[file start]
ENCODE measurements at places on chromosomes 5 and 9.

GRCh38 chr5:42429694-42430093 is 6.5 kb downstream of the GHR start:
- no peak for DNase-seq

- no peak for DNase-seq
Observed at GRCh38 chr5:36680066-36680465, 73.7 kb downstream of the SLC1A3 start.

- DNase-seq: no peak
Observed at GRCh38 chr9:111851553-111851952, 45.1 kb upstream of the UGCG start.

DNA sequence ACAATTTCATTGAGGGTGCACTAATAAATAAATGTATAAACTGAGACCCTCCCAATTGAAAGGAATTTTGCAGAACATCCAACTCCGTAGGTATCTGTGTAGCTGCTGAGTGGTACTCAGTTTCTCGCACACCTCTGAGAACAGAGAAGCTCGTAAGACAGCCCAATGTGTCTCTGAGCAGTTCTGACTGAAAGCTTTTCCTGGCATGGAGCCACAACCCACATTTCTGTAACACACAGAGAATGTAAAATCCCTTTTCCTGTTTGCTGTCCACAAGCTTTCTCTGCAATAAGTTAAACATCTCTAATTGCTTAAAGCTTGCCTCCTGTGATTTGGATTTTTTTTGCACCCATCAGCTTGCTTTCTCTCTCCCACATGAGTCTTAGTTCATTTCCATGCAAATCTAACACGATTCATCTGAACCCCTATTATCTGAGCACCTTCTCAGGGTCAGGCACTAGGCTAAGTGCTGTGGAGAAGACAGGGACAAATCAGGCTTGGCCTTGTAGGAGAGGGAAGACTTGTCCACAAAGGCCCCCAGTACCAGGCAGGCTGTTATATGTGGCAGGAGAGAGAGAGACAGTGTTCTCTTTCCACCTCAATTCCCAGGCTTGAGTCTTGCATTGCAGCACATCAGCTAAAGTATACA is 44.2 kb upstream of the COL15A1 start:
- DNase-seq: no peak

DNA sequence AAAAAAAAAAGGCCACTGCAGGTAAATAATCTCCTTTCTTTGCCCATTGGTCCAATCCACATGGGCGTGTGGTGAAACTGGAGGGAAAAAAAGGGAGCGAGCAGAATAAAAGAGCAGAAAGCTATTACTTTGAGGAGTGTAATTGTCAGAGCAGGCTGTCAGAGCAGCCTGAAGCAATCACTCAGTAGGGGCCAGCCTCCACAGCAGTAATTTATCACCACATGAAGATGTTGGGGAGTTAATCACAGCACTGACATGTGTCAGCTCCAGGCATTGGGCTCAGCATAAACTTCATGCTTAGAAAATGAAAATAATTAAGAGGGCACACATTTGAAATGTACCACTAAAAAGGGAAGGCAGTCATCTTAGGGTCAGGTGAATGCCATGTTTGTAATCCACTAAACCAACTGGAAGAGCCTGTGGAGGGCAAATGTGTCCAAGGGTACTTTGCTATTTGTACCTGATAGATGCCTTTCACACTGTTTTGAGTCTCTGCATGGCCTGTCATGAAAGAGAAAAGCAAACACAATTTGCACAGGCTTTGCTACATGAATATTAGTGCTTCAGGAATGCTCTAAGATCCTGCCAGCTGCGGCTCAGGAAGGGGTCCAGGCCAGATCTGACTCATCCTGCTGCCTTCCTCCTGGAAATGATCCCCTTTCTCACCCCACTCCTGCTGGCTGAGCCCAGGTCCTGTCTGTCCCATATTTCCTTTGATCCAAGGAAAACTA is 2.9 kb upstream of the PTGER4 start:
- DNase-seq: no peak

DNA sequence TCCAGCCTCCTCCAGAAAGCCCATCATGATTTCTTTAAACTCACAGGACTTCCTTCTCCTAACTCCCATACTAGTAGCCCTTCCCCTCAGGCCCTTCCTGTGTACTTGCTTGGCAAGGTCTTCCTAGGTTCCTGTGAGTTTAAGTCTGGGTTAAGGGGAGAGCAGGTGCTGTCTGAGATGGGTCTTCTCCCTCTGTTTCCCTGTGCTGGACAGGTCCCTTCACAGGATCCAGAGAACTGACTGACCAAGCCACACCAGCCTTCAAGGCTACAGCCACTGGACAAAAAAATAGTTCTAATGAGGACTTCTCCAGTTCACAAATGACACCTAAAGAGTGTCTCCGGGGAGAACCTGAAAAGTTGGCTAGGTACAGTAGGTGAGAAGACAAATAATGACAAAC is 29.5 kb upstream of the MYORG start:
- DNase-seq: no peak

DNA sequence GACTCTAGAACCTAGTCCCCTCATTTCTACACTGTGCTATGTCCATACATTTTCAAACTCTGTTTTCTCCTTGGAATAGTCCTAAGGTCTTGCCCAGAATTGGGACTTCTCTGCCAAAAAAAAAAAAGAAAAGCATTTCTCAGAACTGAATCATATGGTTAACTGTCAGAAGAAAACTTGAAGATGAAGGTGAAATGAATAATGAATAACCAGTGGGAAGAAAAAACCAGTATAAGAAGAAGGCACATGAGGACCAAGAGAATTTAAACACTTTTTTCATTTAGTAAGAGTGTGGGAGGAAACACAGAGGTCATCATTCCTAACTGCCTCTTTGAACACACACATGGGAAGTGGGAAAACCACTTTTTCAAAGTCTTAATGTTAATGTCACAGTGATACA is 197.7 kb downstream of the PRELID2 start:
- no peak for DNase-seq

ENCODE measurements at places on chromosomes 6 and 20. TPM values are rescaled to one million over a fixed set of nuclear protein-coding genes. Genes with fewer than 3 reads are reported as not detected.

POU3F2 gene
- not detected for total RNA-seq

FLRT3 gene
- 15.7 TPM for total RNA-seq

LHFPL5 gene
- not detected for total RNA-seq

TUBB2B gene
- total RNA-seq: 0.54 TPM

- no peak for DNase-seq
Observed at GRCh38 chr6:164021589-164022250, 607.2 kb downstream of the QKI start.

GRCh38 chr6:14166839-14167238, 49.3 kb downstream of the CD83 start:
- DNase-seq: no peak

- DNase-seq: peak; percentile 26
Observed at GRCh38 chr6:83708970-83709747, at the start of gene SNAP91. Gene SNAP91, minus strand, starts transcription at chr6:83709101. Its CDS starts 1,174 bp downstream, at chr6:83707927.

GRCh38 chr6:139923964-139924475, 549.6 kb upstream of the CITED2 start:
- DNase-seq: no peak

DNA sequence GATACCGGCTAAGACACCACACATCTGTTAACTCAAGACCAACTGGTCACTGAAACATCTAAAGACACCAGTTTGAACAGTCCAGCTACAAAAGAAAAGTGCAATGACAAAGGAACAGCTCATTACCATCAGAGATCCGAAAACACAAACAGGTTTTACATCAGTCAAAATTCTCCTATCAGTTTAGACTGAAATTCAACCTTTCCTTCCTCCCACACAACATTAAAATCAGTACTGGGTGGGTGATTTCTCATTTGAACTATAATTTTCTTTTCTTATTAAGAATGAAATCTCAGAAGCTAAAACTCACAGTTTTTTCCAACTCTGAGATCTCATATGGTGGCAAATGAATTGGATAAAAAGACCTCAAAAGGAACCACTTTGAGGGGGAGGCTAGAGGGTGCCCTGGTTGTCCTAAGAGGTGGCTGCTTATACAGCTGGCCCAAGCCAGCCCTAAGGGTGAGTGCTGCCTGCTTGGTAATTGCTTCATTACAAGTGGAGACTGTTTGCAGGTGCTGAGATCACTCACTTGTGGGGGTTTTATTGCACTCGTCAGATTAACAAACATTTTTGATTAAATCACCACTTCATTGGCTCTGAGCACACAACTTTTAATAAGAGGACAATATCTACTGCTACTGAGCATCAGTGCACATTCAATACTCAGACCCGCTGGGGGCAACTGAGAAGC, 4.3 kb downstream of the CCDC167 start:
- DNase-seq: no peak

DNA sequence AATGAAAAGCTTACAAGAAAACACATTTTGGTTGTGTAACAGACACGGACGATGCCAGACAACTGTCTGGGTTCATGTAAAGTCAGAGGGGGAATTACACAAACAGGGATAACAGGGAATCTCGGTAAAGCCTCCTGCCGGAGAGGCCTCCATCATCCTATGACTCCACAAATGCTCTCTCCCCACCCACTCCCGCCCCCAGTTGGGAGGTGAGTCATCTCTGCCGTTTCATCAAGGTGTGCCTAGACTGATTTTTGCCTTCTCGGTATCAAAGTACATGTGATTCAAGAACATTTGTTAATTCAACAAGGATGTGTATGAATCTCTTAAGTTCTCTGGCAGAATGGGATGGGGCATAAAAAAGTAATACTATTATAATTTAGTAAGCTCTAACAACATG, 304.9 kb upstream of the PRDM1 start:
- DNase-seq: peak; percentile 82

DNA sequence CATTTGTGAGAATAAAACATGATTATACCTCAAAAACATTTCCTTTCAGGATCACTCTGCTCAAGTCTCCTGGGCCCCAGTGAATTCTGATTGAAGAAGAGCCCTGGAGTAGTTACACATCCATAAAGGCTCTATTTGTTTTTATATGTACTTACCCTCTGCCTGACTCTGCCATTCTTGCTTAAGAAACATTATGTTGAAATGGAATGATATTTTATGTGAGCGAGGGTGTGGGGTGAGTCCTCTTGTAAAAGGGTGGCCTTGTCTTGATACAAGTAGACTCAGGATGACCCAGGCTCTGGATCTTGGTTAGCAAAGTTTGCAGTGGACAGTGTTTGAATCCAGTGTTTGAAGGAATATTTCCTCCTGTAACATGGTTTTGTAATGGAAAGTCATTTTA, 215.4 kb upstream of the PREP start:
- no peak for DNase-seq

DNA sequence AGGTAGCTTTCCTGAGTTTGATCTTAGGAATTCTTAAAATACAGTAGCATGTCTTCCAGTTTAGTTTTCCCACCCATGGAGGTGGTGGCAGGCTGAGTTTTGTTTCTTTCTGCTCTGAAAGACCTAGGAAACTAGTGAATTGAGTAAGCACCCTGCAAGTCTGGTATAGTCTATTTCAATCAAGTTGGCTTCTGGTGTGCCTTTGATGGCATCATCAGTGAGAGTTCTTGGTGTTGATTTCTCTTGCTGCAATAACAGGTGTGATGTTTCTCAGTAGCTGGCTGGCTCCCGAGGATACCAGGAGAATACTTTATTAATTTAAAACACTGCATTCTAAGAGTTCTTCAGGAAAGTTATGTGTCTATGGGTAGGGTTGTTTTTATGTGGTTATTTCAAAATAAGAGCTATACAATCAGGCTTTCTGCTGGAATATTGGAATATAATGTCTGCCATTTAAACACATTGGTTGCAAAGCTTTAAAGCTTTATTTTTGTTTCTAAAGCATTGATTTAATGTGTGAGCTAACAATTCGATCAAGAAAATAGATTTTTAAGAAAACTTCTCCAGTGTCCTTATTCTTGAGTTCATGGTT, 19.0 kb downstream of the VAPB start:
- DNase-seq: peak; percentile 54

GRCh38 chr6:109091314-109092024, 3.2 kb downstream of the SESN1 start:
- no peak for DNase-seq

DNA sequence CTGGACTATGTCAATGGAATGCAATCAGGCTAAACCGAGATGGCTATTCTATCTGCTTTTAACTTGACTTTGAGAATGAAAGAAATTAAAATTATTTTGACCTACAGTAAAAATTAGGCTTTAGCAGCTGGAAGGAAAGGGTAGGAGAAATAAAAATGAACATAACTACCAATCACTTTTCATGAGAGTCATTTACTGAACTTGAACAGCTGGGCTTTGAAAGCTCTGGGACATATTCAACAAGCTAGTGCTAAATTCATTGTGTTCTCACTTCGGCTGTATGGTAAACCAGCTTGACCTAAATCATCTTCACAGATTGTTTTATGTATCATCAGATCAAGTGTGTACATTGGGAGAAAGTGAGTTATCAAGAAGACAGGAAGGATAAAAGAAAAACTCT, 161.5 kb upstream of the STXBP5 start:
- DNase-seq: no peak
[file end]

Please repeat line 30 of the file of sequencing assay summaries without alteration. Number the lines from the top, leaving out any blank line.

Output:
Observed at GRCh38 chr6:83708970-83709747, at the start of gene SNAP91. Gene SNAP91, minus strand, starts transcription at chr6:83709101. Its CDS starts 1,174 bp downstream, at chr6:83707927.